Sometimes, the technology is merged into our product. In another instances, a part of the technology is merged with our product while the team develops a new product. With Konotor, for instance, the product will emerge as something totally new from the Freshdesk stable. In all the case scenarios, the entities as well the team are merged with Freshdesk.

Are you looking for new acquisitions?
We have made three acquisitions earlier and have just completed a fourth. An announcement in this regard will be made in the next couple of weeks.

How static is the SaaS space vis-à-vis the preparedness to adopt innovations in the space?
Traditionally, the B2B space is a slow mover when it comes to adopting changes. Businesses generally wait for a technology to evolve before making their next move. But when they move, it is complete.

You had once said that Freshdesk is, in the words of Paul Graham, a high growth startup. What exactly did you mean by that?
The definition of startup is rather skewed today. A startup is not defined by the number of employees, but rather by the culture and the agility to react to changes. To take a classic example, Google, despite being so big is still a startup in many ways. The really successful startups go through this phase of hyper growth, which can be frustrating but at the same time a ripe ground for learning. We started off with six customers and today we have crossed 50,000 customers.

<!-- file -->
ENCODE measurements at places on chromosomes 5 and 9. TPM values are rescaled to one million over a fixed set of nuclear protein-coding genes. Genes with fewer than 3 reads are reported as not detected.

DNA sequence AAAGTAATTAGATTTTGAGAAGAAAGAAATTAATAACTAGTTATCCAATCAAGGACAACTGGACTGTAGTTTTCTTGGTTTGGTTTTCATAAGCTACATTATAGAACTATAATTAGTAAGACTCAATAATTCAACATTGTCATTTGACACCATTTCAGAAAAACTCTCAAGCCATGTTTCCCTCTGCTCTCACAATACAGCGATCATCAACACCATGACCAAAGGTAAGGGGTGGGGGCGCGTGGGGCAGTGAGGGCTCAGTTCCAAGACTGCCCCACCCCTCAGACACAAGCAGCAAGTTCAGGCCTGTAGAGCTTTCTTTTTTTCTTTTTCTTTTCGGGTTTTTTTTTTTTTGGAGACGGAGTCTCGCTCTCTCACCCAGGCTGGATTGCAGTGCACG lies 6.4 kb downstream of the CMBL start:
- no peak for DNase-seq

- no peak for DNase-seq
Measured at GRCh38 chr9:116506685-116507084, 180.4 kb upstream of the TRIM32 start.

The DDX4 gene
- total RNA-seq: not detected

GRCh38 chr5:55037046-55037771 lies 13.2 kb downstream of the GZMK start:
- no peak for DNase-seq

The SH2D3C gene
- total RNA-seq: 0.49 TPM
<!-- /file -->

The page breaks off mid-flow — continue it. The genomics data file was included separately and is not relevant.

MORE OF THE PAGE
When terms like ‘unicorn’ are thrown at you, how do you feel?
Unicorn is no longer a sexy statement to make. In fact, we don’t even prefer to be called that. It’s more important to understand what real growth is. The parameters should be getting more customers, more revenue and whether these twin objectives are achieved through a sustainable manner. Are we able to scale up our culture with growth? Becoming a private unicorn is no big deal while the challenge is to become a public unicorn.

So much is happening in the consumer internet sector today. Has Freshdesk ever thought about that space?
We will just stick to what we know and do best. We do not have any plans of venturing into the B2C space.

What do you think about the startup policy announced recently by the Indian government?
It is commendable that the government has recognised startups as a separate category. I think some good thought has gone into what constitutes a technology startup. Proposals including self-certification, exemption of labour laws and tax holidays for three years are definitely the positive highlights of the policy.

Most of the things related to RBI have been left unaddressed. For instance, a SaaS company collecting payments from international customers using credit card through an Indian payment gateway is still not possible. Likewise, receiving funding from angel investors based out of the country is another issue that I thought should have been addressed.

What is your take on net neutrality?
I am definitely not a fan of Free Basics. I am a big supporter of net neutrality and believe that the internet should be kept open for all. Any move to create a walled garden is ill-advised and the government should not allow that.